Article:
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Democrat wants monitoring of 3 GOP election bills

Randy Parraz with Citizens for a Better Arizona speaks Tuesday at a news conference criticizing three GOP bills on elections. He noted that last year his group collected over 4,000 ballots, many of them from Latino voters, and turned them in at polling places, something that would be a felony under SB 1003. (Cronkite News Service Photo by Jessica Boehm)

PHOENIX - A Democratic lawmaker is calling upon the U.S. Department of Justice to monitor three election-related bills being considered by the Legislature.

"I think these bills are designed to do one thing: put a lid on a very strong Latino community that is coming out to vote," said Sen. Steve Gallardo, D-Phoenix.

Joined at a news conference by four groups that have been working to increase the Latino vote, Gallardo complained that the Republican legislation was crafted behind closed doors.

"These bills have been created not with the input of minority communities," Gallardo said. "These bills are created in a vacuum."

SB 1261 would allow counties to purge from permanent early voter lists people who don't vote in both the primary and general elections in a given year. SB 1003 would make it a felony to turn in the early ballot of someone other than a relative.

Both of those bills have won party-line approval from the Senate Elections Committee, of which Gallardo is a member.

HB 2350 would require voters to have their signatures notarized to get on the permanent early ballot list or to receive early ballots. The House Judiciary Committee tabled that measure.

Gallardo shared a letter dated Tuesday asking the Department of Justice's Civil Rights Division to monitor the three bills.

"The current language in these bills will making (sic) the voting process more cumbersome and difficult and thus will have the unintended consequences of disenfranchising a huge segment of our citizens," the letter said.

Section 5 of the Voting Rights Act requires Arizona and other states with histories of racial discrimination to receive Justice Department approval before changing election laws.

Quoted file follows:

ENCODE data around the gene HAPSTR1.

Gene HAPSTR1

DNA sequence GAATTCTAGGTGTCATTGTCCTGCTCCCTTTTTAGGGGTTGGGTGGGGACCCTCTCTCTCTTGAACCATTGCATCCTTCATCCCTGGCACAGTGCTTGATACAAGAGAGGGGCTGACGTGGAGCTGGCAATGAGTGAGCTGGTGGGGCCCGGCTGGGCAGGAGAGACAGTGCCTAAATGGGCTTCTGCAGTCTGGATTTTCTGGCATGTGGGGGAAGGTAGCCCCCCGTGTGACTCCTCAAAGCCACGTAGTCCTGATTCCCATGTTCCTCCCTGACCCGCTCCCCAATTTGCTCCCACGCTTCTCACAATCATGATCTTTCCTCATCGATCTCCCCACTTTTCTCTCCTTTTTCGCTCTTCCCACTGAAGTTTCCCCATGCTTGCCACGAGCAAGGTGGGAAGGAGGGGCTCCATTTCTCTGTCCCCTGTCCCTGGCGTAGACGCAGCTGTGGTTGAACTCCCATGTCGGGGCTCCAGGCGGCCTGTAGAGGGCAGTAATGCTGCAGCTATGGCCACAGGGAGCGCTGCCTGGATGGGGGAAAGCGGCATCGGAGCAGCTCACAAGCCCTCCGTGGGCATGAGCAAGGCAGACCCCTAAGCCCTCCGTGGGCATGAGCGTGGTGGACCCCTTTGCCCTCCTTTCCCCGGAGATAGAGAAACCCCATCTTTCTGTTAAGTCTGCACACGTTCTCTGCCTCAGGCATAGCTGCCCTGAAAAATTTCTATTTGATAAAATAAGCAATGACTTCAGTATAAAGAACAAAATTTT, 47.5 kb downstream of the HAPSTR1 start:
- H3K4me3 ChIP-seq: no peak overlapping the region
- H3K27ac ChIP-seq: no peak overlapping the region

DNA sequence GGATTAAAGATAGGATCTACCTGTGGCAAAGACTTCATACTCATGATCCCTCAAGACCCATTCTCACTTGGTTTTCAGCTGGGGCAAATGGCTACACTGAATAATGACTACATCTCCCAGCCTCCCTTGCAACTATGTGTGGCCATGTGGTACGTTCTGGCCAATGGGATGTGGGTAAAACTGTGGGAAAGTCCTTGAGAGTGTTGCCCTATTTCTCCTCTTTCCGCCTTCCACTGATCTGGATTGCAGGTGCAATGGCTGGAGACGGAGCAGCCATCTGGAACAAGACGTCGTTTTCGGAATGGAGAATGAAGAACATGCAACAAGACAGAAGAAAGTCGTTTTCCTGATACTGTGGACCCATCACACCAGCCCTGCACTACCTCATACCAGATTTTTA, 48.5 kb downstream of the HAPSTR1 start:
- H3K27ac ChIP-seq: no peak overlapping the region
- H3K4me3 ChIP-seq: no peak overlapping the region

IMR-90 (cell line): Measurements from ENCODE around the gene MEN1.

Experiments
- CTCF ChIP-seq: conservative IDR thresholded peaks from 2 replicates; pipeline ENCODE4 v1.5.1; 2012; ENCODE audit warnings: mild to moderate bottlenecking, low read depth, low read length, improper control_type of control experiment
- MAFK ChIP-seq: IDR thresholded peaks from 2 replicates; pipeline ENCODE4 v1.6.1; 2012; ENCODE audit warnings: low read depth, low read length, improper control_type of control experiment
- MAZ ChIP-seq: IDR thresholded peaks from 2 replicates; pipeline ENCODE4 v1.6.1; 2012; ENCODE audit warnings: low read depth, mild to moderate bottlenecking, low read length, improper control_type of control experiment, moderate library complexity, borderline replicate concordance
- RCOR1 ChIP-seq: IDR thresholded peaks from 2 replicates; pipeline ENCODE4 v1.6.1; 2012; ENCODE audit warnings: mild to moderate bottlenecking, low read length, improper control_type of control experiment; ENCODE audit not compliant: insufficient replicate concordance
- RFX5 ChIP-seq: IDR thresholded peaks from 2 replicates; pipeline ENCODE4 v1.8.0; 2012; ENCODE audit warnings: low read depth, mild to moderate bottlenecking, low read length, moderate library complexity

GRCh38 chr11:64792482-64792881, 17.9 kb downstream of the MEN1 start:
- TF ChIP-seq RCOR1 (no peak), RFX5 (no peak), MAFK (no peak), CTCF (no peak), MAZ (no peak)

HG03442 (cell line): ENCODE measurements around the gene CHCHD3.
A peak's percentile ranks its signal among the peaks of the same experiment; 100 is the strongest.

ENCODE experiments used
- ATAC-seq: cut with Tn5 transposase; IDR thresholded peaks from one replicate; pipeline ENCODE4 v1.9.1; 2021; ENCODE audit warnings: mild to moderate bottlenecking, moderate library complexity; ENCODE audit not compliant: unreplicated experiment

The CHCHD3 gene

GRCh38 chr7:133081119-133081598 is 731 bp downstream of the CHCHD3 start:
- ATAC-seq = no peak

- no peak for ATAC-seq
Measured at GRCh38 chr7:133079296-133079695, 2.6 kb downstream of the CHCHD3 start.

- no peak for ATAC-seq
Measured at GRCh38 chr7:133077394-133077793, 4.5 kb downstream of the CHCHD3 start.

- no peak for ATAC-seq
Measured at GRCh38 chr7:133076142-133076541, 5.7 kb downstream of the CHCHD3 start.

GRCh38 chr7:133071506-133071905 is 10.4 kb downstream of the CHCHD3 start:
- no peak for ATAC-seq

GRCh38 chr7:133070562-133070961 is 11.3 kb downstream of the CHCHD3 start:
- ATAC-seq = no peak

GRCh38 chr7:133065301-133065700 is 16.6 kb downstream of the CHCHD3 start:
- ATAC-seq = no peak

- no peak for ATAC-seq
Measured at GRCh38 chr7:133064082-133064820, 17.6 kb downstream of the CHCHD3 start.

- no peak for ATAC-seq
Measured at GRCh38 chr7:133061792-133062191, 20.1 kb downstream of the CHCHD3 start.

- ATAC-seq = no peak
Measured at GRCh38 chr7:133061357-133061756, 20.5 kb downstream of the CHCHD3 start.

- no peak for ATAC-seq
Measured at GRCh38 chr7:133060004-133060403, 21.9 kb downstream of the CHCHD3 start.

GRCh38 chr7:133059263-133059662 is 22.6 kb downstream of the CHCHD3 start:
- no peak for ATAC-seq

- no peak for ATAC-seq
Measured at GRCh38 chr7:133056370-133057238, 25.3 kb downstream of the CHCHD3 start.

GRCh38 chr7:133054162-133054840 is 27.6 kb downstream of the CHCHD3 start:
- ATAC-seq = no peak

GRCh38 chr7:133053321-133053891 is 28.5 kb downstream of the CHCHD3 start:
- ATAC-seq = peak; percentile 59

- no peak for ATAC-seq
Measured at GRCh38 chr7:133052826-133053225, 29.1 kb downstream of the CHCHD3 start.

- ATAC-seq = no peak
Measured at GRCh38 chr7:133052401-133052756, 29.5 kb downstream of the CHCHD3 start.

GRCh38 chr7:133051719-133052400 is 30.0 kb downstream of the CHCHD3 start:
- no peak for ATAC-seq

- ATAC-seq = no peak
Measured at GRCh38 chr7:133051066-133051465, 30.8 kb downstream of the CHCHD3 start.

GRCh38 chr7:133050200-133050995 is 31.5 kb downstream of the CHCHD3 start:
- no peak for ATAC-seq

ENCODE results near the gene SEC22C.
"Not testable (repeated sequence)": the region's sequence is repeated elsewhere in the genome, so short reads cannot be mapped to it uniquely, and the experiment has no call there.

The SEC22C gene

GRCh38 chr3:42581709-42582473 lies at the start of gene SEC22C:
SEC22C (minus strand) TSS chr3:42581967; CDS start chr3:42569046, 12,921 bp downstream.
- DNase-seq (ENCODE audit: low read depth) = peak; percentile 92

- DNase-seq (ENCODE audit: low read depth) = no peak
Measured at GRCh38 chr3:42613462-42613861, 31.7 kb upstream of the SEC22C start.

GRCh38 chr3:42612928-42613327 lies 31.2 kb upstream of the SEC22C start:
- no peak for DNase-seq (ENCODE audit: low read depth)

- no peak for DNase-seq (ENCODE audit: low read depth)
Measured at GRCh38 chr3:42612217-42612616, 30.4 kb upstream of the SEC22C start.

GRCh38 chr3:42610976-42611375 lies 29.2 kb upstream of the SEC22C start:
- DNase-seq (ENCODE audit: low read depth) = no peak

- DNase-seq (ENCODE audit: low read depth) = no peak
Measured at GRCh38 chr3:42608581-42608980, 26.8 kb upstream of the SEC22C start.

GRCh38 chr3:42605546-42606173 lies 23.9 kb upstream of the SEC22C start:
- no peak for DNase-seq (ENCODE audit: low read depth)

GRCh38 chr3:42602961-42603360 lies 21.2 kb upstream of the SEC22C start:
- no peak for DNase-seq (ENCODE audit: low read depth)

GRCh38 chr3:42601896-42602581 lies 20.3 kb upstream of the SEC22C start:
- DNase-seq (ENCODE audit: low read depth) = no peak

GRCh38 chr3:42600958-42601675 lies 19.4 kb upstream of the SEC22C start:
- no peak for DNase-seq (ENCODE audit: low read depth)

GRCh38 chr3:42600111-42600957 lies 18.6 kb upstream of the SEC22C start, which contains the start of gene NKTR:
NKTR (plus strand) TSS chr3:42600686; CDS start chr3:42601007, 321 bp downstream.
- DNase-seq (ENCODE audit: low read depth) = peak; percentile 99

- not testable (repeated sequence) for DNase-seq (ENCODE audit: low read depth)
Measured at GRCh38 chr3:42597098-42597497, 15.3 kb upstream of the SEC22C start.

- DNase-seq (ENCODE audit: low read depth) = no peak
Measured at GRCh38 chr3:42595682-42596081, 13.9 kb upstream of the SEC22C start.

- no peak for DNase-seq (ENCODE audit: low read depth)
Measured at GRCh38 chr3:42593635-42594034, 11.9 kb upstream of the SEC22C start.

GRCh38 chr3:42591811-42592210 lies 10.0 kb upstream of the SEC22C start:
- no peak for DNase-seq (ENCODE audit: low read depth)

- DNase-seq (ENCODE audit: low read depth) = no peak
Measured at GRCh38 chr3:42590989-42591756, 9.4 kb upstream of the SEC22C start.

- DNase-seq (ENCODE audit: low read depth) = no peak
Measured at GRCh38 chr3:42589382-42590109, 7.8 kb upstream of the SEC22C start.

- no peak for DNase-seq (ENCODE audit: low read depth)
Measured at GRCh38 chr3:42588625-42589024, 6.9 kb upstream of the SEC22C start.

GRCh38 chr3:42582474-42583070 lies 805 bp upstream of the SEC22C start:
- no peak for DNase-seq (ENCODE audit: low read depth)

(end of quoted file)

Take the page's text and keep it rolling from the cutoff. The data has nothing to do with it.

Dena Iverson, a Justice Department spokeswoman, said in an email that the department would review Gallardo's letter when it's received.

At the news conference, Alessandra Soler, executive director of American Civil Liberties Union of Arizona, said the Senate bills would disenfranchise Latino voters.

"We as an organization are very concerned about these so-called election reform bills because they have absolutely nothing to do with reform and they have nothing to do with elections," Soler said.

Randy Parraz with Citizens for a Better Arizona noted that last year his group collected over 4,000 ballots, many of them from Latino voters, and turned them in at polling places, something that would be a felony under SB 1003.

"This is, at its very base, discriminatory and targeted at certain communities of Latinos who for whatever reason trusted the person who came to their door," Parraz said.

Gallardo said that he asked the sponsor of both bills, Sen. Michele Reagan, R-Scottsdale, to hold them so that they could be discussed with groups that work with Latino voters.

Reagan, chairwoman of the Senate Elections Committee, said in a phone interview that she specifically requested that Gallardo be on her committee because he represents a constituency she doesn't want to disenfranchise.

"Where I need him is at the table helping me make decisions, not standing out in the lawn screaming and yelling, but that's his choice it's not mine," Reagan said.

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